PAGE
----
The anonymity of the saint that this Arm Reliquary was made to encase made it easier for modern institutions to alienate the reliquary’s physical aesthetic from its sacred origin. In 1947 the Arm Reliquary, along with the rest of the Brummer Gallery’s medieval art collection, was bought by the Met. This influx of art pieces greatly expanded the Cloisters’ collection of “small, precious objects” that could match their other collections, which were predominantly comprised of architectural fragments and sculpture. The Met’s description of the Arm Reliquary from 1948 to 2005 consistently focused more on the craftsmanship of the reliquary than on its history or religious significance. In 1948, James J. Romier focuses on the silver and niello metalwork, while naming 13th century goldsmith Brother Hugo of Oinges as a potential creator. He did however allude to the fact that the reliquary was made in the shape of the body part it meant to hold. In a 2005 Met publication, authors Peter Barnet and Nancy Y. Wu elaborated on Rorimer’s assessment by explaining that the two fingered hand gesture of blessing would be amplified by the power of the relic. The focus on all of these entries is mainly on how this object was crafted. However on the Met’s website today, this information is enhanced with an observation that the object would have been used in liturgical services. As the years go on there is some effort to provide more and more background on the reliquary original purpose. Unless the Arm Reliquary were to regain a relic and a devoted group of people were to believe in its power, the work will remain at the museum as an example of fine art.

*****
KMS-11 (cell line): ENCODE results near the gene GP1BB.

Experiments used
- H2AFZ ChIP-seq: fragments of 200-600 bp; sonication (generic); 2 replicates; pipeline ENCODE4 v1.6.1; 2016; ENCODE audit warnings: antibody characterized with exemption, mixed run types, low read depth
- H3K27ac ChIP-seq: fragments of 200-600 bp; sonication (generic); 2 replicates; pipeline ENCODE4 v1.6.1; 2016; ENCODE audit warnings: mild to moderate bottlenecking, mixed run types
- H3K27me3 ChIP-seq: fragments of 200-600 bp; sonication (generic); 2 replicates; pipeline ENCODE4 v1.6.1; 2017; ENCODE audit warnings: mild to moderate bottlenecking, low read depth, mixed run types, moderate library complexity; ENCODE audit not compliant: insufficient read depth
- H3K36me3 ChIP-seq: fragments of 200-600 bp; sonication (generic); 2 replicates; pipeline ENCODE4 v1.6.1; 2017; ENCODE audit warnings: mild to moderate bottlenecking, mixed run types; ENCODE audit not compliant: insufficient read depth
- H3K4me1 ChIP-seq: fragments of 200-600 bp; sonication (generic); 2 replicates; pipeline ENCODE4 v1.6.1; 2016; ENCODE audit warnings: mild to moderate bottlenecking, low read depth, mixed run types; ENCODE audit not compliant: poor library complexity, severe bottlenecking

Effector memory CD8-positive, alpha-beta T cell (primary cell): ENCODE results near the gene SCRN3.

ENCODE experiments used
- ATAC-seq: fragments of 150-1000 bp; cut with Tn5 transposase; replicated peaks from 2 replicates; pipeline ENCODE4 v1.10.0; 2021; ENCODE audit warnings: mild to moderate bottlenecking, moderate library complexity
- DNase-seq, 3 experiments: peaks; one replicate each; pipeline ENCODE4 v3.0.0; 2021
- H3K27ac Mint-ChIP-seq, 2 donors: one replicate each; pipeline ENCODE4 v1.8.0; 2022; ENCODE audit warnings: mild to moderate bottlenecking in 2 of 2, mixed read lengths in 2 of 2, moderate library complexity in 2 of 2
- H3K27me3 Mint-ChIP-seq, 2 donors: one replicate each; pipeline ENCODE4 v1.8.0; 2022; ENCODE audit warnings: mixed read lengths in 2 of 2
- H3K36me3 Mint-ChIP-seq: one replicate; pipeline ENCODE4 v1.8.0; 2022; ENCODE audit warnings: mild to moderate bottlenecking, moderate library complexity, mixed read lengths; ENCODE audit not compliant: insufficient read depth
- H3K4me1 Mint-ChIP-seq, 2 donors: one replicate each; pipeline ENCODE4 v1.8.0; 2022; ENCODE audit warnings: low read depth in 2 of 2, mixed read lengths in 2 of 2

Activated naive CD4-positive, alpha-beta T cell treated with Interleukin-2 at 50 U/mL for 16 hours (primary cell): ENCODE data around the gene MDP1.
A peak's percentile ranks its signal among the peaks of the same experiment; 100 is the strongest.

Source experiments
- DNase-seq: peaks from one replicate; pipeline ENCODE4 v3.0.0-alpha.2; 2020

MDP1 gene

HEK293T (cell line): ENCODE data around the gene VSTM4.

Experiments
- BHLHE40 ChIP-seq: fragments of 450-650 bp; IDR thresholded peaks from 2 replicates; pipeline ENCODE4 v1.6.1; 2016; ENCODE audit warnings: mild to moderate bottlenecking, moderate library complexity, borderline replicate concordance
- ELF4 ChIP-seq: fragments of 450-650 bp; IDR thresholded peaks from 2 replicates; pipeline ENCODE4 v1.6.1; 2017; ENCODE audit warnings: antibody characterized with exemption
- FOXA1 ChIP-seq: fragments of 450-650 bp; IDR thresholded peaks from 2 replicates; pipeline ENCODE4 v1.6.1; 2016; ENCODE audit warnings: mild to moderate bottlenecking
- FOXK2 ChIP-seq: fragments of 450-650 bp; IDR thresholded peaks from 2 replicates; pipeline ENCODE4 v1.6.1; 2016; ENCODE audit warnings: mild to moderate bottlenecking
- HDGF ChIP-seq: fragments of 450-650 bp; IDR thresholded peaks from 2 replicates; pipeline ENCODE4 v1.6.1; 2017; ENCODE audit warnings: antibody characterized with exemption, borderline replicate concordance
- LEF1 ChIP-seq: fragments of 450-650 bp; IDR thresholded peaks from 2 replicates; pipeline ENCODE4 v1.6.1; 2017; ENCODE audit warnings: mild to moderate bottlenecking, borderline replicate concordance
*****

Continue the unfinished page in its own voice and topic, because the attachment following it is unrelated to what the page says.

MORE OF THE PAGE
Angenendt, Arnold. “Relics and Their Veneration,” in Treasures of Heaven: Saints, Relics, and Devotion in Medieval Europe, ed. Martina Bagnoli, Holger A Klein, C. Griffith Mann, James Robinson. United Kingdom: The British Museum Press, 2011.
Barnet, Peter, and Nancy Y. Wu. The Cloisters: Medieval Art and Architecture, no. 41. New York and New Haven: The Metropolitan Museum of Art, 2005. 76.
Bagnoli, Martina. “The Stuff of Heaven: Materials and Craftsmanship in Medieval Reliquaries,” in Treasures of Heaven: Saints, Relics, and Devotion in Medieval Europe, ed. Martina Bagnoli, Holger A Klein, C. Griffith Mann, James Robinson. United Kingdom: The British Museum Press, 2011.
Brummer, Ernest, and Joseph Brummer. “N4027 : Reliquary arm in wood covered with plates of gilded silver, decorated with 14 plaquettes of filigree work and 15 plaquettes of silver niellé with ornaments and personnages, surmounted by a hand in gilded bronze ornamented with a bracelet in filigree and precious stones.” Brummer Gallery, 1930.
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Hahn, Cynthia. "What Do Reliquaries Do for Relics?" in Numen 57, no. 3/4. Brill, 2010. 284-316. http://www.jstor.org/stable/20789594.
Rorimer, James J. "A Treasury at the Cloisters." The Metropolitan Museum of Art Bulletin, n.s., 6, no. 9. Metropolitan Museum of Art, 1948. 243.
Swarenski, Georg. “Arts of the Middle Ages,” in Bulletin of the Museum of Fine Arts 38, No. 225 (Feb., 1940), 2-7.